Friday, September 22, 2023

What Do Value-Based Care Startups Need to Do to Attract Investors? – MedCity News

Investment in value-based care startups quadrupled during the pandemic, and dollars continue to flow to these companies as the healthcare industry shifts its focus away from fee-for-service care. Some examples of value-based care startups that have raised more than $50 million this year include Aledade, Strive Health, Pearl Health and Upperline Health.

As the value-based care market gets more crowded, startups in this space will have to nail down the fundamentals in order to attract capital from investors, according to Paul Campbell, the executive director of healthcare at Northwestern University’s Kellogg School of Management. Startups will have to be crystal clear about what their value proposition is for three main stakeholders — patients, providers and payers — he said Thursday during HITLAB’s virtual August Digital Health Symposium.

It’s imperative that value-based care startups demonstrate their commitment to improving care quality and the patient experience, Campbell declared. A lot of startups are hyper-focused on delivering financial value to their customers — there’s nothing wrong with that, but they need to focus on care quality just as much as they focus on cost reduction, he explained. 

Startups should be clear in explaining how their business model enables better care quality and improved patient experiences. This shows not only the company’s commitment to advancing population health, but also helps get providers on board. This is because in order to buy into new care models, providers need to know that their patients will benefit from this new way of delivering care, Campbell declared.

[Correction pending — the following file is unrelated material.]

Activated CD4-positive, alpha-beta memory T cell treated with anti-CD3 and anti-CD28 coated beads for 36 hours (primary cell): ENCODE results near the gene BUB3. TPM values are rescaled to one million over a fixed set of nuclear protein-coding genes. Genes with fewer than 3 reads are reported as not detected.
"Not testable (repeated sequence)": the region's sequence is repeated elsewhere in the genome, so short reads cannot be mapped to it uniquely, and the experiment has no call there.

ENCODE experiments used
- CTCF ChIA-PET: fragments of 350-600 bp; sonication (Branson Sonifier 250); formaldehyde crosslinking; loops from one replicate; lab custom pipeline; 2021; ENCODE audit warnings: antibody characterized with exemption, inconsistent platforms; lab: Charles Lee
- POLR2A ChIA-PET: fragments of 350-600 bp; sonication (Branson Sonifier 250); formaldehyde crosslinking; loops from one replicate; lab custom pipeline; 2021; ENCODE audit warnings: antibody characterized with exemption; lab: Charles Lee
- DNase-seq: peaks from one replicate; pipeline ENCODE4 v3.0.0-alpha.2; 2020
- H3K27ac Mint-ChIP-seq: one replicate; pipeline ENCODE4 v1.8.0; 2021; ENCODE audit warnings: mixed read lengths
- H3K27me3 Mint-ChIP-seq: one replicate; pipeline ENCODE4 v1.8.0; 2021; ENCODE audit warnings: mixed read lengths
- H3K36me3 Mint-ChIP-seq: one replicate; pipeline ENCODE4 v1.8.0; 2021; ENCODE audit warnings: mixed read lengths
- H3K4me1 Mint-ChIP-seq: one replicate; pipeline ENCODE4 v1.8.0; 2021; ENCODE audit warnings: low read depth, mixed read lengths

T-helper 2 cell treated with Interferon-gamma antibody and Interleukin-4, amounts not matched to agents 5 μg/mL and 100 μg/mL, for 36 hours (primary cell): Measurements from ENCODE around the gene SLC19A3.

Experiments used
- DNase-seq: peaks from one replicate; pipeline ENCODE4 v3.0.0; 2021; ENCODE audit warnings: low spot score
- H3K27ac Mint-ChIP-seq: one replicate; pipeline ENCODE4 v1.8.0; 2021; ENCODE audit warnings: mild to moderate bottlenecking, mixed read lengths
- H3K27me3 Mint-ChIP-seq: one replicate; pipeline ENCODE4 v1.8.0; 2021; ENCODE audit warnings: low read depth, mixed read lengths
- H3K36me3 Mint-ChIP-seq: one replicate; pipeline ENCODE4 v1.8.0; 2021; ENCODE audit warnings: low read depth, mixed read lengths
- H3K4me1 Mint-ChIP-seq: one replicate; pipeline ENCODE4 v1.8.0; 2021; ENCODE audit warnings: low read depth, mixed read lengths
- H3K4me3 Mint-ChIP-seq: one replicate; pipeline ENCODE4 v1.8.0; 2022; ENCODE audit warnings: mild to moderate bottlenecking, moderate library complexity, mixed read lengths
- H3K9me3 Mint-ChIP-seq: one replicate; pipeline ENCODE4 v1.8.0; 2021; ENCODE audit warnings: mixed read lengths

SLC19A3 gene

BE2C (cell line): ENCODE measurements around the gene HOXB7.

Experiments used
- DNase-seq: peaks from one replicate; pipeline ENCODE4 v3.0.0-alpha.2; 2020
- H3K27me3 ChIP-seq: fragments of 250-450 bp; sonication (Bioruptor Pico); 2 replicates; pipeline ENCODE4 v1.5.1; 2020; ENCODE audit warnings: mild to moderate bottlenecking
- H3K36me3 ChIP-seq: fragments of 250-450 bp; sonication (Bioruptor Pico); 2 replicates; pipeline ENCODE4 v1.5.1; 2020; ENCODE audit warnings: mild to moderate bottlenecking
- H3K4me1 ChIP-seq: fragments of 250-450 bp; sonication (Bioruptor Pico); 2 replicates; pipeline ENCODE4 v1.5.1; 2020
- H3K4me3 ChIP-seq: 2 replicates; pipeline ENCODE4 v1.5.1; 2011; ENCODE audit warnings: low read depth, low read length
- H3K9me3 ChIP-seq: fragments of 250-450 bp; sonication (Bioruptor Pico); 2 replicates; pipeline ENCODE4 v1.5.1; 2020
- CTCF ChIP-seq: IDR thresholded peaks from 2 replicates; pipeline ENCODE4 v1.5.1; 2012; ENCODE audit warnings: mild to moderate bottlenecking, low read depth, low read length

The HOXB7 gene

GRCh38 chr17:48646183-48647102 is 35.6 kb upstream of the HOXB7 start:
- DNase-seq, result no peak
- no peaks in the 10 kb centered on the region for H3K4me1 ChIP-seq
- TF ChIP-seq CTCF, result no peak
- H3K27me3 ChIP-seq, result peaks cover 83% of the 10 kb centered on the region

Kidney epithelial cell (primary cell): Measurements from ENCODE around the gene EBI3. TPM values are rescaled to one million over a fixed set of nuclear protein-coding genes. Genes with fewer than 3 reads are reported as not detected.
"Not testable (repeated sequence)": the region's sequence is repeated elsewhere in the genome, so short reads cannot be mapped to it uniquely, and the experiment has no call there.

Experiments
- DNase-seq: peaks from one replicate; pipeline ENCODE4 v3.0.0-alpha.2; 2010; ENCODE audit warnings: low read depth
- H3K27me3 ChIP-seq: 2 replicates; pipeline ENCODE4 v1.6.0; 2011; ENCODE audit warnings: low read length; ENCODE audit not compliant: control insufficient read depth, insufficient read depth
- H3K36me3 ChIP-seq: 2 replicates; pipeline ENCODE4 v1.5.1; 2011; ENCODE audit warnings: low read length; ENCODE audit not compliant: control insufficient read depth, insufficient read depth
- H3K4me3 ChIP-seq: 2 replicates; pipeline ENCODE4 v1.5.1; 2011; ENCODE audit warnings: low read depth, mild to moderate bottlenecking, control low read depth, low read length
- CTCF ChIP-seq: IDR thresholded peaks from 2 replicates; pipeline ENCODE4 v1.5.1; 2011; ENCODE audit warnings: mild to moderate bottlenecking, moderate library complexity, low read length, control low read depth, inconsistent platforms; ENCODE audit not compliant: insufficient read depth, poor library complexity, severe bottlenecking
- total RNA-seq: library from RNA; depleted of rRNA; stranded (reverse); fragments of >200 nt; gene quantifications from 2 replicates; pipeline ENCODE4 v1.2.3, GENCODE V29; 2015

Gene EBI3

“Being married to a healthcare provider, I’m contractually bound to talk about how much they obviously care about good patient care. As Lincoln famously said, all men and all women act on incentives. So the question really is what’s going to drive them to change clinical care models?” he said. “Do our doctors really believe that this is going to improve patient care, or do they think this is just gonna make the hospital more money or a payer more money?”

Startups also need to be clear about the area of care they are targeting so that they can develop a strong and specific business model, Campbell said. The business model for a startup focusing on primary care could look very different from one focused on orthopedics or nursing homes, he pointed out.

Additionally, value-based care startups need to have a deep understanding of the patient populations they seek to serve, as well as the health plans covering these patients. 

“There are economics behind the commercial market versus the Medicare fee-for-service market versus the Medicare Advantage market. And if you get into Medicaid, it’s fee-for-service versus the ever growing managed care market. And I know it’s not easy for a startup to try to think about everything that goes into that, but they’ve got to be able to understand some of these fundamentals — there was a startup that recently asked me what the difference between Medicare and Medicaid was,” Campbell said, incredulously.

In other words, even early stage startups need to be able to understand basic terminology and communicate the kind of health plan it seeks to work with.

Photo: Nuthawut Somsuk, Getty Images

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